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An awful experiment

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A watch tower at the Berlin Wall Memorial in Berlin, Germany.

A watch tower at the Berlin Wall Memorial in Berlin, Germany.


This weekend marks the 50th anniversary of the Berlin Wall, one of the most hated symbols of totalitarianism in the 20th century. Like so much of communism, the wall was an awful experiment in social engineering with decidedly different results from what its masterminds intended.

In the predawn hours of Sunday, Aug. 13, 1961, with little warning, the East German National People's Army closed off all access from East Germany to the western sectors of Berlin.

With the border closed, East German workers (organized into Combat Groups of the Working Class) tore up the many streets that had previously connected the inhabitants of Berlin. They then laid down over 100 miles of barbed wire and makeshift fences to surround the western sectors of the city.

The stated reason for this barrier was to protect East Germany from a fascist threat. But as the makeshift physical barricade soon turned into a massive concrete wall with guard towers and other deadly defenses facing back toward East Germany, it was clear that the sole purpose for the wall was to prevent defection from East Germany.

And East Germany had a terrible defection problem. Conservative estimates suggest that between the end of World War II and 1961, about one in six East Germans, or 2.8 million people, had fled their country.

Following World War II, the Allied forces had occupied Germany by zones with the Allied command in the capital city of Berlin. Berlin was also divided into zones for the different allies, even though it was located deep within the Soviet zone of occupation.

When cooperation between the western allies (United Kingdom, United States and France) and the Soviet Union collapsed after the war, Germany formally divided into the communist east and the democratic west.

Berlin, deep inside Soviet-dominated East Germany, remained under a shared Allied control that provided for surprisingly free movement throughout the city. Although East Germany had instituted a system of internal passports and strict border controls elsewhere, Berlin's freedoms afforded the easiest point of emigration to the West.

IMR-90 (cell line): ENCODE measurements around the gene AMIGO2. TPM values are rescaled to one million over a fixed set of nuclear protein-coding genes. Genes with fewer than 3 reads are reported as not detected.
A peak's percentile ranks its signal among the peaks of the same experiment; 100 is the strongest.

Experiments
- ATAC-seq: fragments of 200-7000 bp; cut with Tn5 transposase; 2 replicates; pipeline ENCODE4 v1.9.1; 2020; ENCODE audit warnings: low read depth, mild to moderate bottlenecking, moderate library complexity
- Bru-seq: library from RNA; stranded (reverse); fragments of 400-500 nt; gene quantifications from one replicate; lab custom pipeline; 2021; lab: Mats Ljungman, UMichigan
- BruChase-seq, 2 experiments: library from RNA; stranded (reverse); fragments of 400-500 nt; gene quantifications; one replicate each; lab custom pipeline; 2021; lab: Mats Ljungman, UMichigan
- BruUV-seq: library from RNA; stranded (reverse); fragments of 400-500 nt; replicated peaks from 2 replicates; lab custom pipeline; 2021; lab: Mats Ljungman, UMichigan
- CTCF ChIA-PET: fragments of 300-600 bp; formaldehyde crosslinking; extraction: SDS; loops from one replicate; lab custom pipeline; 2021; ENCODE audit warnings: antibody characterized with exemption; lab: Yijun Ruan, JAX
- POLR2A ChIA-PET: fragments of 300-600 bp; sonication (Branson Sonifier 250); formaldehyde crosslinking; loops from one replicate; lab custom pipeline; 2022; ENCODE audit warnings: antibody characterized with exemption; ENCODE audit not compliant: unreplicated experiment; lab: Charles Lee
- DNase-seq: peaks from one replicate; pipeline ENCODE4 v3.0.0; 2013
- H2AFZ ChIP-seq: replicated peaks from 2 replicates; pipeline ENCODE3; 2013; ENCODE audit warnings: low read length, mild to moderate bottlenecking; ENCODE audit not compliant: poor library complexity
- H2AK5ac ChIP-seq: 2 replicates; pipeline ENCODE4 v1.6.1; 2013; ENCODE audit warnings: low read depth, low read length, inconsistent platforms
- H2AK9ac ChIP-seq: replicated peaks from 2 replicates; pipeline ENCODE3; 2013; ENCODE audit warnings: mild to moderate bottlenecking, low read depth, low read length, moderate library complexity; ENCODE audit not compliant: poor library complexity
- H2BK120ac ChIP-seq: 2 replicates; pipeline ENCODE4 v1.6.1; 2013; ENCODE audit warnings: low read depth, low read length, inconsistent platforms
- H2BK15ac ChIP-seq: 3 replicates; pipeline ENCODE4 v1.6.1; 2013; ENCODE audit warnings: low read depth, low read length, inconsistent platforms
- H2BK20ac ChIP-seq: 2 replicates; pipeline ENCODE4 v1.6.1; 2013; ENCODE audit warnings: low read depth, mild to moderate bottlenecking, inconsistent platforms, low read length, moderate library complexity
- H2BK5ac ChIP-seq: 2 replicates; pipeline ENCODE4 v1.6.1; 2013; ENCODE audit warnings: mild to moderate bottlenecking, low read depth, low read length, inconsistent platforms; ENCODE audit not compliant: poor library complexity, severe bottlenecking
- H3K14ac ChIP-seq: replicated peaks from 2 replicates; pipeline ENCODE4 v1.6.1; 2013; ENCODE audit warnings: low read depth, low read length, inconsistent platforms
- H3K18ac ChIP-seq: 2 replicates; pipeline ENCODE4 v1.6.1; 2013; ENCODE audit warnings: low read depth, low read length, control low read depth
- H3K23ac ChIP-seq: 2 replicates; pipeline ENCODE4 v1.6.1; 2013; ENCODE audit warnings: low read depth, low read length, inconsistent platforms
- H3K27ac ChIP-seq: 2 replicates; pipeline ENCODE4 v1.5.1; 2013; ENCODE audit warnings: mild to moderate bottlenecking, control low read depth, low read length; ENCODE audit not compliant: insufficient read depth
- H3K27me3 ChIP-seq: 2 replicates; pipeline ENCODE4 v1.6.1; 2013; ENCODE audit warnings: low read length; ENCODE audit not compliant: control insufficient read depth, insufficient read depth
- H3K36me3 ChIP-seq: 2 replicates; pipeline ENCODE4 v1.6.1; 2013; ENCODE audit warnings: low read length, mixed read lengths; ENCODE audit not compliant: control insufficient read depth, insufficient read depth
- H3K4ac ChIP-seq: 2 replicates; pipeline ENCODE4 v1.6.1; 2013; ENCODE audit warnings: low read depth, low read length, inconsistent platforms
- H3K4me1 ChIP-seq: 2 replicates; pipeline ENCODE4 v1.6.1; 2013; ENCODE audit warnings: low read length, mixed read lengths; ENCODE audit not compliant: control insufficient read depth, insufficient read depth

That is, until August of 1961.

The Berlin Wall vivisected a city, and in so doing it provided an almost perfect (albeit unethical) controlled experiment about the power of ideas.

In the mid-20th-century the world was warring over ideology. One worldview held that the human condition would improve through comprehensive central planning and allocation of resources, with emphasis on material equality and directed moral betterment. The other contended that human flourishing was best achieved by honoring the dignity and worth of individuals to pursue their own aims, thoughts and associations under a uniformly applied rule of law.

How could one empirically test such vastly different ideas? An evil social scientist might suggest taking an ancient city with common language and culture, raze it to the ground and then, — just as its people began to rebuild it from rubble — cut it in half. On one side, allow for the spontaneous growth of self-government and on the other the centrally directed path of equality and improvement. Then, after a generation or two, take down the barrier and see whose lives were better.

Vivisected Berlin gave us precisely that awful experiment. For nearly 30 years, people who sprang from a common history, language, culture and geography, were divided not just by a wall, but by ideology. And when the wall came down, the results were incontestable.

In East Berlin, where associational life was forcibly restricted to what was deemed appropriate by the government and where the means of production were socialized, the result was stifled initiative, crippled creativity, scarcity and despair.

In West Berlin, however, those Germans who had been left to their own devices under an ethic of free association and thought were enjoying unprecedented material abundance and vibrant cultural resources.

On this anniversary of the Berlin Wall, we should mourn the lost freedoms and dignity of those millions whose lives were needlessly caught for so long in the grip of communist totalitarianism. But we might also be grateful that this bizarre history has given a definitive answer to what ideas and institutions best ensure human flourishing. That answer — that liberty and law pave the way to prosperity — is one we cannot afford to forget.